Putting new cars on the road is the best thing we can do to both reduce emissions and to promote highway safety, and conversely, creating disincentives to purchase of new cars means people are driving older and less clean, less safe cars longer. Our analysis shows there is substantial benefit associated with leveling out the standard to 2020 when it comes to highway safety, as compared to the current standards that go to 2025.
In fact, the benefit of leveling out the program with regard to highway safety far outweighs the benefits associated with the incremental emission reductions that we would achieve under the current program. We are taking a holistic look at this because we have to. We can’t at EPA blindly seek additional emissions reductions if we know, as our analysis suggests, that that will result in this benefit when it comes to highway safety.
We and NTHSA are trying to occupy a sweet spot, a place that guarantees stringent standards—which of course the 2020 standards do—but at the same time, not so stringent that we create a disincentive to the purchase of new cars and a disincentive that translates into additional injuries and fatalities on the road.
‘Out of the Driver’s Seat’
A study earlier this year from the National Highway Traffic Safety Administration found new model year vehicles are safer than old ones, and when involved in accidents result in fewer deaths.
“There are compelling reasons for a new rulemaking on fuel economy standards for 2021-2026,” Transportation Secretary Elaine L. Chao said in the release. “More realistic standards will promote a healthy economy by bringing newer, safer, cleaner and more fuel-efficient vehicles to U.S. roads and we look forward to receiving input from the public.”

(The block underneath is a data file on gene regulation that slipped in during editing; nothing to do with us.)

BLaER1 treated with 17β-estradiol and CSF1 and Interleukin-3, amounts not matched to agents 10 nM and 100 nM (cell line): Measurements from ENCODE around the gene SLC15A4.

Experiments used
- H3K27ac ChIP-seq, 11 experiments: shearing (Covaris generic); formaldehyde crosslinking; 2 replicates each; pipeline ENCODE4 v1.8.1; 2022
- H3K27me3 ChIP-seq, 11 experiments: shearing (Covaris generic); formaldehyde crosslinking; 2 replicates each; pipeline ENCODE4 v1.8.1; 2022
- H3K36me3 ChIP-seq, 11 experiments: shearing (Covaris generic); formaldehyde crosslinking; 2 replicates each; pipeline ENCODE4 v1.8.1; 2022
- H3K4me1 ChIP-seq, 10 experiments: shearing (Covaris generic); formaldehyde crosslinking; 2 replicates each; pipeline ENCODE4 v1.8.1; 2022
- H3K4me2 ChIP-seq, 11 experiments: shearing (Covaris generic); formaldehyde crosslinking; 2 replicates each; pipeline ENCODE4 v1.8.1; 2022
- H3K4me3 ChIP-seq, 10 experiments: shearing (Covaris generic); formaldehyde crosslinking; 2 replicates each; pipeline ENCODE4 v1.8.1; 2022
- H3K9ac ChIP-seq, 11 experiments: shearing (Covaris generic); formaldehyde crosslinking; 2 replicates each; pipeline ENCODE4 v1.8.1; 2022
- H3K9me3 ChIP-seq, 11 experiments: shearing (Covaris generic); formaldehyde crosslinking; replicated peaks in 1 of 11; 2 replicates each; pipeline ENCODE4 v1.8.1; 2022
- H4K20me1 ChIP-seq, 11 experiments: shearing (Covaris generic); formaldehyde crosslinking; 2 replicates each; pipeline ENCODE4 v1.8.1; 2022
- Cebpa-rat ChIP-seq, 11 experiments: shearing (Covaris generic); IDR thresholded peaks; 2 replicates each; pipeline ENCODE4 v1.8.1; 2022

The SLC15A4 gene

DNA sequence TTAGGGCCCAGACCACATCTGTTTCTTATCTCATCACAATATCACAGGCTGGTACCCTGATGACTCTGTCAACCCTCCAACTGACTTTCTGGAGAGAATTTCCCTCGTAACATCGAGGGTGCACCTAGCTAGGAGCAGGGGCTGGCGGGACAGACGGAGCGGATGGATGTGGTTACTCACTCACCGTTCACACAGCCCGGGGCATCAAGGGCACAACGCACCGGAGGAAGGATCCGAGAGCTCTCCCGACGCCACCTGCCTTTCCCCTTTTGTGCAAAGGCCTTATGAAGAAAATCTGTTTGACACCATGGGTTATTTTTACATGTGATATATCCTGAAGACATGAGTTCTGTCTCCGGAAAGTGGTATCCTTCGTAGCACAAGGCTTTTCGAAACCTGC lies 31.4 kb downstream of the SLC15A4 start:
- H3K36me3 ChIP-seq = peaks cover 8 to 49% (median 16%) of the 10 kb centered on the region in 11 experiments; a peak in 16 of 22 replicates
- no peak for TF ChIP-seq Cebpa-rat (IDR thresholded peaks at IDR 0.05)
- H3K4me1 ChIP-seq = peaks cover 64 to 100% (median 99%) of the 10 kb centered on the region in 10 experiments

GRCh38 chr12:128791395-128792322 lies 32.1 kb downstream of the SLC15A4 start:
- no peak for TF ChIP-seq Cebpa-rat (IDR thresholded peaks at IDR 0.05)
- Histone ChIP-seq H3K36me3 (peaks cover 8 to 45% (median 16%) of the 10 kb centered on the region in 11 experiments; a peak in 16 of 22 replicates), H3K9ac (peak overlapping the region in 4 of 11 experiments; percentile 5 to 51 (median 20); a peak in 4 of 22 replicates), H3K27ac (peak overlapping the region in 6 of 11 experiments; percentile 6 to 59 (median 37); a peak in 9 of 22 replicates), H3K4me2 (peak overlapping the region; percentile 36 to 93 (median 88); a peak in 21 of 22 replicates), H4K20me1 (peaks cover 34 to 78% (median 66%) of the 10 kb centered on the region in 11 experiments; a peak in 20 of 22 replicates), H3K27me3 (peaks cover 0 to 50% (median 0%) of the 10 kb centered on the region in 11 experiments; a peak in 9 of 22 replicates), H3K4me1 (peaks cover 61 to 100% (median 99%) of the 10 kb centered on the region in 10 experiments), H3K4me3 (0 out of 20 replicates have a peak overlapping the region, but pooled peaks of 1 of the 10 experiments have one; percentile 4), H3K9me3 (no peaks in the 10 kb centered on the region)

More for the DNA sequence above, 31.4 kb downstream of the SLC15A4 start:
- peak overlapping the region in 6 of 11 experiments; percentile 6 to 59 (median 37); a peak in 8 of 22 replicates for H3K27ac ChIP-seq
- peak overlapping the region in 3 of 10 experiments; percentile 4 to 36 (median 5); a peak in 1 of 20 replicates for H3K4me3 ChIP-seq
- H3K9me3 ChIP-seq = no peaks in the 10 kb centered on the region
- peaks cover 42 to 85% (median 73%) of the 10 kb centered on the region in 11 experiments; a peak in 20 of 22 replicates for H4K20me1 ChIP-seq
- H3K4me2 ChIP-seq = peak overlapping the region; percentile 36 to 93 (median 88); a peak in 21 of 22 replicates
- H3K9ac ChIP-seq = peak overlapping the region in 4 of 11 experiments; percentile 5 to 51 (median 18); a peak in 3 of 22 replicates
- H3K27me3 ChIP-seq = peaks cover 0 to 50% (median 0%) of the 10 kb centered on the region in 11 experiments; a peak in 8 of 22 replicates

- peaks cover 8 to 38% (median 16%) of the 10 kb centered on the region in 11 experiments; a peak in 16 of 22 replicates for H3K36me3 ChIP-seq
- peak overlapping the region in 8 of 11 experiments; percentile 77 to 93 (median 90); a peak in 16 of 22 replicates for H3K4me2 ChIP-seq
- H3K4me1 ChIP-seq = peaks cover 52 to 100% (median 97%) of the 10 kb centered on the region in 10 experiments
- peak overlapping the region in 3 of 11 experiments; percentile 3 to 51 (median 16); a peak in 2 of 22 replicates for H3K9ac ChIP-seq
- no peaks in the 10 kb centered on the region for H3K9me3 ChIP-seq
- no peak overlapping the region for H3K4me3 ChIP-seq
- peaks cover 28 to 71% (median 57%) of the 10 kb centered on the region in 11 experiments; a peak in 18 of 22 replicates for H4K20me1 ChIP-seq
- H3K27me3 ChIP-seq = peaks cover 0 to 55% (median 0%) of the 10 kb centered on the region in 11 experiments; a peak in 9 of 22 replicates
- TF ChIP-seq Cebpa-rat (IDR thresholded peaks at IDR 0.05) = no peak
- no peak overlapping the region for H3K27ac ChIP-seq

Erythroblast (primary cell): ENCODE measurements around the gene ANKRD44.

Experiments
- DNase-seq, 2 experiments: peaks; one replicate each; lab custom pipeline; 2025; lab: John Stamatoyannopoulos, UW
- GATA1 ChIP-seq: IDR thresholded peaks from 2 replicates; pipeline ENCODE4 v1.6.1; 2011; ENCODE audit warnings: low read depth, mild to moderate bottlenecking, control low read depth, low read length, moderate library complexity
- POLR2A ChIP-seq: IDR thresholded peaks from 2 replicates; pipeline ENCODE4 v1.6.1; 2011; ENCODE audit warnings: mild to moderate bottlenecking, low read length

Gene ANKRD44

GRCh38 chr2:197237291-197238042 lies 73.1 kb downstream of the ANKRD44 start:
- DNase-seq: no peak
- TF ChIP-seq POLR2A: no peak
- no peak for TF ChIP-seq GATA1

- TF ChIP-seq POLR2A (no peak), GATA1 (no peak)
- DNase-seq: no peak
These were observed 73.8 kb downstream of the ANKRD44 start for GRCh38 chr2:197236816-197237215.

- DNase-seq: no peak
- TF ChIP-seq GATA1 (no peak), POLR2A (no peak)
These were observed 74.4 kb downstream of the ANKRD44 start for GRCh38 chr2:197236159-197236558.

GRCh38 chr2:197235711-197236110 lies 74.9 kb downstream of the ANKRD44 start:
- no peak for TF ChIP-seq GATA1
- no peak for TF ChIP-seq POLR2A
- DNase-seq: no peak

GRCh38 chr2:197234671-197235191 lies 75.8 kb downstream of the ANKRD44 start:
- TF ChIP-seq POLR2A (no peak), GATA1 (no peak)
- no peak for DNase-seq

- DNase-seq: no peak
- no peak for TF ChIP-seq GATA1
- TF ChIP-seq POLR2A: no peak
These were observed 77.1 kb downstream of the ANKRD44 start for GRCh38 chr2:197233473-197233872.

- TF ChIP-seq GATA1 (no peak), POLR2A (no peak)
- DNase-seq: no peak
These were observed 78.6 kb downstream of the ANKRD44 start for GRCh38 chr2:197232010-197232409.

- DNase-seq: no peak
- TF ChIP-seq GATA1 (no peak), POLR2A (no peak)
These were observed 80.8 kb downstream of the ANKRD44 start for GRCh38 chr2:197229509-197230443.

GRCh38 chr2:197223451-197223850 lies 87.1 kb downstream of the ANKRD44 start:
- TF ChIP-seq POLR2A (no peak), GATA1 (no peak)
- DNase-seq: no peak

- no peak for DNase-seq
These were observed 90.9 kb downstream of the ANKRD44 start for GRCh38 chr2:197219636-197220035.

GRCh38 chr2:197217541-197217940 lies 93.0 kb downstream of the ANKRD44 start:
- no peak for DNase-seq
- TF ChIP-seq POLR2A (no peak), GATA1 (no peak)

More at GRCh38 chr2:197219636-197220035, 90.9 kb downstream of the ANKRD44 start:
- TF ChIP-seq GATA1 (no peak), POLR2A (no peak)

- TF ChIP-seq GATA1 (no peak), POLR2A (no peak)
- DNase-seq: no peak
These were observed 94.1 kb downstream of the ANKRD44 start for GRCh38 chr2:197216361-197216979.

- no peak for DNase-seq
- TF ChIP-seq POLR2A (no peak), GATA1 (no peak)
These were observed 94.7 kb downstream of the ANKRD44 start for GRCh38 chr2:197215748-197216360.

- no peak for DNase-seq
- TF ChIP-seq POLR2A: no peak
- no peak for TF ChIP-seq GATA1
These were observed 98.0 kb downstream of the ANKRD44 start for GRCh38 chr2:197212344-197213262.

Myron Ebell, director of the Competitive Enterprise Institute’s Center for Energy and Environment, released a statement supporting the Trump administration’s proposed rule change.
“The administration’s announcement that it will relax future fuel economy (CAFE) standards is good news for consumers,” Ebell said. “It means that the federal government will have slightly less control over the kinds of cars and trucks people can buy. It might even cause car prices to stop increasing so rapidly.
“Even better news is the decision to take California out of the driver’s seat for setting CAFE standards for the entire country. Letting one state make decisions for people in other states makes a bad program even worse, especially since the state is California, which has been pursuing an anti-car agenda for decades.”
The public will have 60 days to provide feedback once the proposed rule is published in the Federal Register. Details are available at the highway administration’s website here and EPA’s website here.